Animal Genetics 02/2015; 46(3). DOI:10.1111/age.12272 · 2.21 Impact Factor
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    • ", mRpL48, frtz, Rim2, Eno, Rrp40, CG31937, CG17652, CG17646, CG17712, CG17648, Gr22f, CG17650, Gr22-(e-a), CG31933 Candidate suppressors (21E4;21F1): asteroid, Atg4a, CG4692, MtRNApol, CG14339, CG14340, Pino, CG4552, Iris, CG4577, MFS3, CG4749, Tfb4, Vsp29, capulet (continued) mam. In vivo studies in mammalian models have shown that the mam ortholog Mastermind-Like 1 (Maml1) encodes a transcriptional cofactor that physically interacts with Mef2 to augment Mef2-dependent promyogenic signaling (Shen et al. 2006; Potthoff and Olson 2007). Similar to D-Mef2, mam loss-of-function mutation dominantly suppressed PAX7-FOXO12induced lethality (Figure 5B). "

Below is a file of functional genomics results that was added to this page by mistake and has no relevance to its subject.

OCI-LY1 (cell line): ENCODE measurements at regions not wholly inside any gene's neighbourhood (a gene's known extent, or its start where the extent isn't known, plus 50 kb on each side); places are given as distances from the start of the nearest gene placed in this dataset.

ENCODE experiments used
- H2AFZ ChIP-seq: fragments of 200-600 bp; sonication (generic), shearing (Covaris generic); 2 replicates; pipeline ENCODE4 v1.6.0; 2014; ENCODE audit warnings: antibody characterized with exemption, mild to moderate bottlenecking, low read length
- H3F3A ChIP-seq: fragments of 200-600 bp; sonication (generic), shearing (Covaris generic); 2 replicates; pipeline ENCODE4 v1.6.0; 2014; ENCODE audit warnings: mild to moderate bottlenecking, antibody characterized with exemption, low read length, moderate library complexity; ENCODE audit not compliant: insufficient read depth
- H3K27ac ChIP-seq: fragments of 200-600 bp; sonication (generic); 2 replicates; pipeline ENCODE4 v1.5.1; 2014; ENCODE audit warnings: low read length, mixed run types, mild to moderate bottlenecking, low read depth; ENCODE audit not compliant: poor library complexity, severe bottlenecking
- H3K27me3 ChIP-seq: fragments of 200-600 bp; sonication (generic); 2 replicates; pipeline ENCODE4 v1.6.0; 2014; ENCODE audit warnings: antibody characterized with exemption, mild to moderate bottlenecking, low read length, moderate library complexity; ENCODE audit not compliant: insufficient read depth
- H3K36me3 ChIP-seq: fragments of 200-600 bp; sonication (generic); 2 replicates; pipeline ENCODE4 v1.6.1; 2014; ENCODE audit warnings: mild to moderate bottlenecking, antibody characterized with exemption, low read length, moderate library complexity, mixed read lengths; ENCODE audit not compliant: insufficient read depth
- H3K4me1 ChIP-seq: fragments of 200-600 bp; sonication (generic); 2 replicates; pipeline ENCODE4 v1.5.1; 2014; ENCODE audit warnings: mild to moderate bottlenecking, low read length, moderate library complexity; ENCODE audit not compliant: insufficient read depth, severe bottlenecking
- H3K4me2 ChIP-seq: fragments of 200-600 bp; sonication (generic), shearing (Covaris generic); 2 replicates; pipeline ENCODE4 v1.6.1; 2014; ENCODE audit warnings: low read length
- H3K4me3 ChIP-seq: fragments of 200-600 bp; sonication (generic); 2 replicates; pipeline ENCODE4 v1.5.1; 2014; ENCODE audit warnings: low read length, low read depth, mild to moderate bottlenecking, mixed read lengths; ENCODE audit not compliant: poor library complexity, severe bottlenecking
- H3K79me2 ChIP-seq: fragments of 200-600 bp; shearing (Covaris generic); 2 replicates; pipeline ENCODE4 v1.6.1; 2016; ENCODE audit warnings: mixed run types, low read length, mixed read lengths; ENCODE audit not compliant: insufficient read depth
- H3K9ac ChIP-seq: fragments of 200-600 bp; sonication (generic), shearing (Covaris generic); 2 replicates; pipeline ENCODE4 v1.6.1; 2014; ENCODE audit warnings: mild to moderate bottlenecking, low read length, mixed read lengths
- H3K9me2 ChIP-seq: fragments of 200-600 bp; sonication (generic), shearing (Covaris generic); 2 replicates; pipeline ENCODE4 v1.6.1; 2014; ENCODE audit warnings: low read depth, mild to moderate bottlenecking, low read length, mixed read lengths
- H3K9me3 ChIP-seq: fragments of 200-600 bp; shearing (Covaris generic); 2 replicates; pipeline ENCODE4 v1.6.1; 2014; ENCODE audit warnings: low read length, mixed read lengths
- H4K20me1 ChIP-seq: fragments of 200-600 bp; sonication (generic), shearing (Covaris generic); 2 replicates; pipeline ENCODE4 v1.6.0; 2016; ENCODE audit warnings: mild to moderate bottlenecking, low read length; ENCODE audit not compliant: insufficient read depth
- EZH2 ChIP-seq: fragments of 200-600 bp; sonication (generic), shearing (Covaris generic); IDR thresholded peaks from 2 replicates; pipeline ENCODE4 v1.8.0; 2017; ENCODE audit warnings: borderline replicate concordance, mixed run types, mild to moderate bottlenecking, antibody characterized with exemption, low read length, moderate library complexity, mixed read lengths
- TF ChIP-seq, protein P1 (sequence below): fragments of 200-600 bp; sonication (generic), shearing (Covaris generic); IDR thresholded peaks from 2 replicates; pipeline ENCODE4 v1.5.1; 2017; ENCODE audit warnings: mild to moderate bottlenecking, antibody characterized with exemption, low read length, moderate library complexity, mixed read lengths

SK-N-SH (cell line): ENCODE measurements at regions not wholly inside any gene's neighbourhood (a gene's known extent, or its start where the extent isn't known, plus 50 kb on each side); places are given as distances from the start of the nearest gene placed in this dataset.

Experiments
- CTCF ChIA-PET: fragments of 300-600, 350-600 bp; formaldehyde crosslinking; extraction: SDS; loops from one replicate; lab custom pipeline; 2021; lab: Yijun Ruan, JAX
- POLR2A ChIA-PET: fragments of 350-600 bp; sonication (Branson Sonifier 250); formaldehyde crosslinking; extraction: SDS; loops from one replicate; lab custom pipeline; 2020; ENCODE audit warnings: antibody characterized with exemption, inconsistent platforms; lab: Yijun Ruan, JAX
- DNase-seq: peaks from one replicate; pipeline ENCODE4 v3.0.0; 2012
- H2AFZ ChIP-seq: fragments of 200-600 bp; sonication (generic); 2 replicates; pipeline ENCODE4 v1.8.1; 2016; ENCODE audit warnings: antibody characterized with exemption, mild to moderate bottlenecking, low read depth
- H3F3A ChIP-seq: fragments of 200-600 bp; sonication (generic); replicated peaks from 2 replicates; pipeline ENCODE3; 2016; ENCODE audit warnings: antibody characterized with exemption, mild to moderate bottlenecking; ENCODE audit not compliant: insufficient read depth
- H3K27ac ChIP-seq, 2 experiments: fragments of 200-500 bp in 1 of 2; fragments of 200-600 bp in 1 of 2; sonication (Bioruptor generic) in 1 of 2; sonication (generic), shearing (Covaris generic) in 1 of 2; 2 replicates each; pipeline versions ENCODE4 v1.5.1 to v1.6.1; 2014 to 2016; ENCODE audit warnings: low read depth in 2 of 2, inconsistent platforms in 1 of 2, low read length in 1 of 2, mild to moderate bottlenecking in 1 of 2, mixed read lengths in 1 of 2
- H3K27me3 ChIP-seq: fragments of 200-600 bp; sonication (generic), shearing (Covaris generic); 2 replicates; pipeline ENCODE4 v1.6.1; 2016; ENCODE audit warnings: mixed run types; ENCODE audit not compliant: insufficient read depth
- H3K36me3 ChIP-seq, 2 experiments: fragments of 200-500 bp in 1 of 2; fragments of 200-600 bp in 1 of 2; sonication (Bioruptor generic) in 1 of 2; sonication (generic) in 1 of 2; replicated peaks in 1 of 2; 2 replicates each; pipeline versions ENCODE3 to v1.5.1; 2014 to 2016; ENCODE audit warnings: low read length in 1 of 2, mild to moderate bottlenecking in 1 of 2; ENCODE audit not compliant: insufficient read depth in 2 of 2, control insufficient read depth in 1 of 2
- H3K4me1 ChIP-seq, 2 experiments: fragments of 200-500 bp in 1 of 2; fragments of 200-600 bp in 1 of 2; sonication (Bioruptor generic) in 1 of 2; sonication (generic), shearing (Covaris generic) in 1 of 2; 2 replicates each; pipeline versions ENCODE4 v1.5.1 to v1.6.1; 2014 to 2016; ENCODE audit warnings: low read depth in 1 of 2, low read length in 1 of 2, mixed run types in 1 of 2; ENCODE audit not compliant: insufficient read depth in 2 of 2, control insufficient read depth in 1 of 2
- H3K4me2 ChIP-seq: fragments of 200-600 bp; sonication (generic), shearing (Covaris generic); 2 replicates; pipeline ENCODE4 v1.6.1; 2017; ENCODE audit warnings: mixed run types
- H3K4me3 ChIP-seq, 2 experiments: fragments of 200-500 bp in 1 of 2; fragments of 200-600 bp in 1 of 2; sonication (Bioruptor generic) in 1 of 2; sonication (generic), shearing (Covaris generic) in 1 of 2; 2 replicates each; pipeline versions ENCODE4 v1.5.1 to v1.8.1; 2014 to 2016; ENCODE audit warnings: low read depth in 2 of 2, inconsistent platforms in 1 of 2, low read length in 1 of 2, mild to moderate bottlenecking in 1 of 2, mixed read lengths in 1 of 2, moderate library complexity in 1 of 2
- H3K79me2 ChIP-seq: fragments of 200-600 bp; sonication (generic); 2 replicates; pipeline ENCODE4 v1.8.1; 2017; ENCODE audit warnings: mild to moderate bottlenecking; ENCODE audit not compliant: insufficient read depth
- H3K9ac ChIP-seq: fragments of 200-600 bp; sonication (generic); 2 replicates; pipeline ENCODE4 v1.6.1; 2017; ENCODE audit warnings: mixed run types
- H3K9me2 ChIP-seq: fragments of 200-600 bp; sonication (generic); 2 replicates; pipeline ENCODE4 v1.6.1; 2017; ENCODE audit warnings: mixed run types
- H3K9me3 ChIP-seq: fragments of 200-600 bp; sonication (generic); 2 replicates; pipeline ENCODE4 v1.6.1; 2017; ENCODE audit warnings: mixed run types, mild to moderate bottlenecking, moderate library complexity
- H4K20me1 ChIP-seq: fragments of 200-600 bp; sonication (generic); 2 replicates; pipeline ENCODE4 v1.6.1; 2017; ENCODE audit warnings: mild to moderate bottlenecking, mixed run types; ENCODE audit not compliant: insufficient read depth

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    G3-Genes Genomes Genetics 12/2014; 5(2). DOI:10.1534/g3.114.015818 · 3.20 Impact Factor
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    • "In the nucleus, the Notch intracellular domain (Notch ICD) associates with the transcription factor CSL (also known as RBP-Jk or CBF1 in vertebrates, Suppressor of Hairless in Drosophila and Lag-1 in C. elegans) when it is bound to DNA, and coactivators such as PCAF [3], GCN5 [3], p300 [4] and MAML1 [1], [2] are recruited to activate the expression of Notch target genes. Recently, MAML1 has been shown to function as a coactivator for transcription factors involved in a variety of Notch-independent signaling pathways, including myocyte enhancer factor 2C (MEF2C) [5], p53 [6] and beta-catenin [7], and the N-terminus of MAML1 is crucial for these interactions. These findings suggest that MAML1 functions as a coactivator in diverse cellular processes and may be a mediator of crosstalk between different signaling pathways. "